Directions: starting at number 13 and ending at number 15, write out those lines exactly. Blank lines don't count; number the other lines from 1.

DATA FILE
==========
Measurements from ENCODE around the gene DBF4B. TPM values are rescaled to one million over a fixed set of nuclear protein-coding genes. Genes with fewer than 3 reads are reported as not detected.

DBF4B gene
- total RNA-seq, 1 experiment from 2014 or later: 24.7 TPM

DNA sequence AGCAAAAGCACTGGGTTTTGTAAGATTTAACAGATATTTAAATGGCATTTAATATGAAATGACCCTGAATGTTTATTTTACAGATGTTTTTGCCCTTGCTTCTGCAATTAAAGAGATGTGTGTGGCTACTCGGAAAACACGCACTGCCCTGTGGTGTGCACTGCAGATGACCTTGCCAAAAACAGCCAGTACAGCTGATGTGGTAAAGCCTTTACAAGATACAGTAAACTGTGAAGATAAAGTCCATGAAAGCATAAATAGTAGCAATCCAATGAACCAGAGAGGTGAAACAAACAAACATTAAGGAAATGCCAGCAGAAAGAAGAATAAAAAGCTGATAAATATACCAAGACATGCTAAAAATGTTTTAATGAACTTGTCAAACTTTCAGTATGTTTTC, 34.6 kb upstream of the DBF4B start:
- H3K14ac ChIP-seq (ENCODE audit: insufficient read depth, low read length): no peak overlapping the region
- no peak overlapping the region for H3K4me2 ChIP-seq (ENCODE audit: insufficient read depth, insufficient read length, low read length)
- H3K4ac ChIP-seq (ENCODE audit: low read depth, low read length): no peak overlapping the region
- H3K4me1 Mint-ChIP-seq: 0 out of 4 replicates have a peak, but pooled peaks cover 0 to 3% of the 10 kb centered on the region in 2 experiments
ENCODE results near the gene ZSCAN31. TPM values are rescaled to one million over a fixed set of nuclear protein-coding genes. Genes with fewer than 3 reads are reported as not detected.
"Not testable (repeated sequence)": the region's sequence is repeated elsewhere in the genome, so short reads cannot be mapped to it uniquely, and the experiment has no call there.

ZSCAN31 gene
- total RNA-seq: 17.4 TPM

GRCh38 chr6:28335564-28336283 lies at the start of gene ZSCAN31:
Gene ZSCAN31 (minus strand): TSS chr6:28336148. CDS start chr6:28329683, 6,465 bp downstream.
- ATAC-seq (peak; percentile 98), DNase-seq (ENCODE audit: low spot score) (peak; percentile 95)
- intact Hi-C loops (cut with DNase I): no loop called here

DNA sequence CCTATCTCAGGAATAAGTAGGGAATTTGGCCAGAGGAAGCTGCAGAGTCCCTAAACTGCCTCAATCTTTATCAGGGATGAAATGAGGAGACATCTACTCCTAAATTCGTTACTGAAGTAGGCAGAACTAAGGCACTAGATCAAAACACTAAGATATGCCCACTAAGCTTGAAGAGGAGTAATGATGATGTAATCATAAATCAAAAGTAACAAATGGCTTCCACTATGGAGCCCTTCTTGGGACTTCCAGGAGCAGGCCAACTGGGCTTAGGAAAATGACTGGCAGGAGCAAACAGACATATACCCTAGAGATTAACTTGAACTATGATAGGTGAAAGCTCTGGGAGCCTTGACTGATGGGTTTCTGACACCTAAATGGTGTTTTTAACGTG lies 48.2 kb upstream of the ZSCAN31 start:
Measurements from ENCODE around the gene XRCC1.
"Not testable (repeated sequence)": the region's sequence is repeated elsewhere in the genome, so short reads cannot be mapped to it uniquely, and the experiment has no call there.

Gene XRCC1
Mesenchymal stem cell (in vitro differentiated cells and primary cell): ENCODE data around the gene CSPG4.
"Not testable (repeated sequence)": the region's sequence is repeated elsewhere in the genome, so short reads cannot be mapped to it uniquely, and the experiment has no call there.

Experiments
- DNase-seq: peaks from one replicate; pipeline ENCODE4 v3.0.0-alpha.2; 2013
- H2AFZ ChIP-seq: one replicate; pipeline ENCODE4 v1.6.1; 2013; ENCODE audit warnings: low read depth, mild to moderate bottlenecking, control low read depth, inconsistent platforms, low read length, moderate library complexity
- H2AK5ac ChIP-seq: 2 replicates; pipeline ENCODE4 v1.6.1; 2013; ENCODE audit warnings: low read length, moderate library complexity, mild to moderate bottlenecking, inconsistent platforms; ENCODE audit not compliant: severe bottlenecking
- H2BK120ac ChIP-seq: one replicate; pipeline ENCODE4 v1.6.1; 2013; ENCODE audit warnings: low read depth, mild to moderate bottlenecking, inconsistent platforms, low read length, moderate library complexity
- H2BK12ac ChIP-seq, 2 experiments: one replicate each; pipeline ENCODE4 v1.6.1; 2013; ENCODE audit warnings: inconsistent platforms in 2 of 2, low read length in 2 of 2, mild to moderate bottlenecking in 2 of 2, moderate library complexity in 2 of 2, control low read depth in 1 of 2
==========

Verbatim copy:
GRCh38 chr6:28335564-28336283 lies at the start of gene ZSCAN31:
Gene ZSCAN31 (minus strand): TSS chr6:28336148. CDS start chr6:28329683, 6,465 bp downstream.
- ATAC-seq (peak; percentile 98), DNase-seq (ENCODE audit: low spot score) (peak; percentile 95)